Of all the gin joints, in all the towns, in all the world, the party people behind Powhaus Productions have chosen the Rialto Theatre as the location at which to ring in 2011. You might want to come attired in evening gowns and dinner jackets, because the theme for this New Year's Eve bash is a celebration of the decadent environs and World War II-era tension of Rick's Café Américain in the classic film Casablanca.
It may be the 21st century, but a kiss is still a kiss, a sigh is just a sigh, and the fundamental things still apply when it comes to New Year's Eve—and that means class and grand gestures.
In that spirit, Tucson's popular indie-mambo band Sergio Mendoza y la Orkesta (featuring Salvador Duran) will become Sergio Mendoza and His Orchestra for the evening, playing big band hits from the '40s by the likes of Duke Ellington, Count Basie, Glenn Miller and Benny Goodman. The group will play on the floor of the Rialto, rather than on the stage, bringing an intimate nightclub feel to the proceedings.
You also can expect to see the Rialto tricked out like the Moroccan nightclub in which Humphrey Bogart and Ingrid Bergman play out the last act of their doomed romance in Casablanca. So the Powhaus crew also has enlisted va-va-voom singer Lola Torch, of Black Cherry Burlesque, to elicit that mood by performing torch songs.
Also on the program will be a new rock band formed for the occasion—The Tangiers, led by incorrigible guitarist and bandleader Clif Taylor (aka Chick Cashman)—performing "guerilla-style" here and there throughout the evening. Pianist Brian Eichhorst will tickle the ivories (kinda like Sam did in the movie) in the Rialto lobby, and DJ Buttafly will tackle the unenviable task of spinning discs that somehow bridge the decades between the '40s and now.
This New Year's gala is the 16th themed dance party thrown by Powhaus Productions this year. It's organized and produced by the usual suspects: Jared "Kitty Katt" McKinley, Nadine Roselle and "Diamond" Dallas Reece.
Powhaus has produced fêtes oriented toward themes such as glam, punk, disco, robots, Japanese pop culture and influential artists Leigh Bowery and Andy Warhol, among other themes. The mission statement for Powhaus is "art for fun's sake."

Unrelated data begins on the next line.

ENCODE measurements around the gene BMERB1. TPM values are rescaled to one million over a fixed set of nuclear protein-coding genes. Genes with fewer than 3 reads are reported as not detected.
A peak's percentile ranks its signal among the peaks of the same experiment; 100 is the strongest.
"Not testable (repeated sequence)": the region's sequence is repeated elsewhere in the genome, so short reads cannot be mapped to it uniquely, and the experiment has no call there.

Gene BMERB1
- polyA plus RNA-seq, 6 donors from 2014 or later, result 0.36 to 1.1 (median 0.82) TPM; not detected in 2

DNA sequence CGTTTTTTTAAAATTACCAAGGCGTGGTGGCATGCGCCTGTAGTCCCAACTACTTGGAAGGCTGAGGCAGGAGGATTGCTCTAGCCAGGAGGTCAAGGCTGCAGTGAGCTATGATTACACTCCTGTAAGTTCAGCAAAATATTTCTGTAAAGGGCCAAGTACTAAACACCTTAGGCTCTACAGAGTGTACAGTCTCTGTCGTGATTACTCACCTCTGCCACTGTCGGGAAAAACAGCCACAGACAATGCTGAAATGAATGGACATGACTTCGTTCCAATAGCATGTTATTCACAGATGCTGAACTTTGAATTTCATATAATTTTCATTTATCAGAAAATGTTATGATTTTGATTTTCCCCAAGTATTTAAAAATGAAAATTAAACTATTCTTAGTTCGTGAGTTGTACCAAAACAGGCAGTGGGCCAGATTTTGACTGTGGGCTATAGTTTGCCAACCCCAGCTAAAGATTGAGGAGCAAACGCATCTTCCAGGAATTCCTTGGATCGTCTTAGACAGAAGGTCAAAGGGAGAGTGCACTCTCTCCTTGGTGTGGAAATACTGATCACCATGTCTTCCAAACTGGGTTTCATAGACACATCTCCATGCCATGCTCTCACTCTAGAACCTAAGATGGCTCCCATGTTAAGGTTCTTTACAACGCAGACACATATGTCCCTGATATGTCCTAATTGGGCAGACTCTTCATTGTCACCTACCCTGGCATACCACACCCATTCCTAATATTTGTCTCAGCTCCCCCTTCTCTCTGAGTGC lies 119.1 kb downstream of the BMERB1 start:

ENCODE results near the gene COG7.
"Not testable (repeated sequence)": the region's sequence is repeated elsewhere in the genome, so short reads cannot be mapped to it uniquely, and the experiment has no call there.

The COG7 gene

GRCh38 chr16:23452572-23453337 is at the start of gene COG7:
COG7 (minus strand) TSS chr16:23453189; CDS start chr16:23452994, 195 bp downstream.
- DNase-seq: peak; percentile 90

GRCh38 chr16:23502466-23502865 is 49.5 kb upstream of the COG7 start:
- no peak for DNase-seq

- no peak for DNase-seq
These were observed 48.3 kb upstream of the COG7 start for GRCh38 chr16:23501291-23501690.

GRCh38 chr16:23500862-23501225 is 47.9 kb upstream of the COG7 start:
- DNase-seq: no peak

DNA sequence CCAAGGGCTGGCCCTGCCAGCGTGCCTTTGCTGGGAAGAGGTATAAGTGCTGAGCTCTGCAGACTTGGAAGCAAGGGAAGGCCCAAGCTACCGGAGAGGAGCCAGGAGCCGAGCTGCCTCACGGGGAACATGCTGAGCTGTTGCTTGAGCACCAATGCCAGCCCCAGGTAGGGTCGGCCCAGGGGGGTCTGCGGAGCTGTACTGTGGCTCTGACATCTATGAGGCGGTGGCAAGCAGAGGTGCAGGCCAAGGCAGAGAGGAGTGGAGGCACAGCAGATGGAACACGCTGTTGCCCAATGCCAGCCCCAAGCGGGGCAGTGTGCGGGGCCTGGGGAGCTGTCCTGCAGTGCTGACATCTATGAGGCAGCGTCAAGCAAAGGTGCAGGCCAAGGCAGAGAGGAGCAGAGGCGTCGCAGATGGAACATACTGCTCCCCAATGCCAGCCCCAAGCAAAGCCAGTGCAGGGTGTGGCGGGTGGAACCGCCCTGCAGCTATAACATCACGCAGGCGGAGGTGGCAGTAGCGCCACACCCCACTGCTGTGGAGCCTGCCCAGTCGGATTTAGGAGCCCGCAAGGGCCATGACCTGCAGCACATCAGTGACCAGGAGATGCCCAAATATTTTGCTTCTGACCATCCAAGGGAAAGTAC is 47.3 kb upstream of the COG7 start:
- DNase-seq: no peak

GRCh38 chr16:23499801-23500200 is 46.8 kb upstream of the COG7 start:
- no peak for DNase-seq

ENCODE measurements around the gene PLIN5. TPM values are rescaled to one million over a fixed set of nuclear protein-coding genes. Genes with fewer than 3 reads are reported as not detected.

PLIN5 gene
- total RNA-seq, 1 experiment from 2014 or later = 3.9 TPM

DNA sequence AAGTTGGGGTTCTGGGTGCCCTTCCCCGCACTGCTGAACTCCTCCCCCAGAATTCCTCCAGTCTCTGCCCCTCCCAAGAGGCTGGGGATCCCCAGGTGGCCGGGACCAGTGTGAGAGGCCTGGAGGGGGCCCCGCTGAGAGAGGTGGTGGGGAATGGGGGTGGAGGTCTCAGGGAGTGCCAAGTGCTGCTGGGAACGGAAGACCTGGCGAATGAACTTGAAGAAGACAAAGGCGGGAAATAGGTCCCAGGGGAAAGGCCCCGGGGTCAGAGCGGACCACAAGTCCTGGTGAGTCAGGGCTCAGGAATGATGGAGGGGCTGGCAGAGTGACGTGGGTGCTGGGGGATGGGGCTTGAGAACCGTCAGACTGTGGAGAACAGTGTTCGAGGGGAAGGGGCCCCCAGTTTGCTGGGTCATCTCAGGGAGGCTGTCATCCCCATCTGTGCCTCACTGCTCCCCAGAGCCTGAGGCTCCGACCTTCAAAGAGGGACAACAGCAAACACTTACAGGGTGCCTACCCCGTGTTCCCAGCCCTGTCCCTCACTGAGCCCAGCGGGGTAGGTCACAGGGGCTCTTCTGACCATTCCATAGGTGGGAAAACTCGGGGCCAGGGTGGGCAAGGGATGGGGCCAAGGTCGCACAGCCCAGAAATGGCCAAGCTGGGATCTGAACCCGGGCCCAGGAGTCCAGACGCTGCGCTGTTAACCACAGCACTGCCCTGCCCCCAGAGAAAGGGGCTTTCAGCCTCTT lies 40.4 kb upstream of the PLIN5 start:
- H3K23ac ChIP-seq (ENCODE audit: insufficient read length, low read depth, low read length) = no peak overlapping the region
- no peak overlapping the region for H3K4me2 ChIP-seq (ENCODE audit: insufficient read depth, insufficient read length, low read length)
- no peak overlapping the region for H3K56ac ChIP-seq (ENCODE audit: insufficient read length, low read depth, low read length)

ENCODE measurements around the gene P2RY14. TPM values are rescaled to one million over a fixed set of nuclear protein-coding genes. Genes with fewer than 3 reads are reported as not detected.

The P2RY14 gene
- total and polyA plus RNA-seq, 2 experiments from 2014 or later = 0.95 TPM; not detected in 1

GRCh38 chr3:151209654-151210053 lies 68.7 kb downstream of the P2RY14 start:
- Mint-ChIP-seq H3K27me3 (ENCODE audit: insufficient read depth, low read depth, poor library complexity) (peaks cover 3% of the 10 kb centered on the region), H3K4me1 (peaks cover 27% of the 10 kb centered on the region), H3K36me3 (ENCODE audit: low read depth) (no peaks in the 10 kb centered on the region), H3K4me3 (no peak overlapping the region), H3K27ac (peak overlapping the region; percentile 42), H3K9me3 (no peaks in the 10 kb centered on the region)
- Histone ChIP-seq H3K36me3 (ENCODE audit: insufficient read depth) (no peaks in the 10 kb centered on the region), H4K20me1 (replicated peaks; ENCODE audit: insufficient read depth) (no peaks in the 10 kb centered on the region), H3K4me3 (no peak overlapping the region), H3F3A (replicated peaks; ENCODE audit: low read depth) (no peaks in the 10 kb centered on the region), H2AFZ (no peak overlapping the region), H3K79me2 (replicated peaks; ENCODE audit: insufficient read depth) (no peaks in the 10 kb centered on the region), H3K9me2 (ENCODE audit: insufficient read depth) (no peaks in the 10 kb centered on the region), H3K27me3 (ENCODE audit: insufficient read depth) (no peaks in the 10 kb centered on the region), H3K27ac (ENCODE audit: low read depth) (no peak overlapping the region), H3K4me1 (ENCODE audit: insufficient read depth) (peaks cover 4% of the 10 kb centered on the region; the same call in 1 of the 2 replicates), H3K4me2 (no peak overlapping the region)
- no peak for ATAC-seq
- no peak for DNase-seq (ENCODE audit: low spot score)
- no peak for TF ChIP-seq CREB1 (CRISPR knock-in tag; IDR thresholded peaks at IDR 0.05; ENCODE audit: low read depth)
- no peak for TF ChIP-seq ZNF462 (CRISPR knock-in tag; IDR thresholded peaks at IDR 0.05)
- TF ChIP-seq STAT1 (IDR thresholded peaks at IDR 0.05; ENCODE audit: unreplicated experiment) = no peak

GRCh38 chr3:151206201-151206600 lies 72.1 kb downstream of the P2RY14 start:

The New Year's party almost marks the first anniversary of Powhaus, although it is a few days early; the team's first party was Jan. 2. McKinley says turnout for Powhaus events has been encouraging—attendance has ranged from 200 at the low end to 1,200 at the high.
Most Powhaus parties have had an admission price of $3, and even the New Year's tickets are relatively inexpensive. "We're not in this to make a lot of money, that's for sure," McKinley says.
The original intent of Powhaus Productions was to create a TV show that McKinley envisioned as "American Bandstand crossed with an Andy Warhol influence and Pee-wee's Playhouse." Throughout the year, videos of Powhaus productions have been easily seen on YouTube, and the group has been affiliated with Access Tucson, showing events on public-access cable TV.
McKinley recently acted as co-host, with Miguel Ortega, for the Access Tucson TV Telethon. It aired live on Dec. 15 and will be replayed until the end of December on Access Tucson, which you can find at Channel 99 on the Cox cable service and on Channel 74 with Comcast. It also streams at accesstucson.org.
Powhaus also is bumping up activity at its website, which McKinley expects to become "kind of like Pitchfork for Tucson, but with art, culture, food and all of the renegade downtown culture." The site will include a new series of videos about local artists and photographers, produced in conjunction with Curious Camera.
Powhaus parties often have been filled with outrageous fashion, music, art and personalities, with an emphasis on irreverence, but McKinley points out that his company presents events that aren't empty cultural calories, but rather irony-free zones.
"We're not into this trend of art and music that is phobic of sincerity. I think you can have a sense of humor and still be sincere. We are definitely unholy and joke around a lot, but I think there is substance to what we do, too."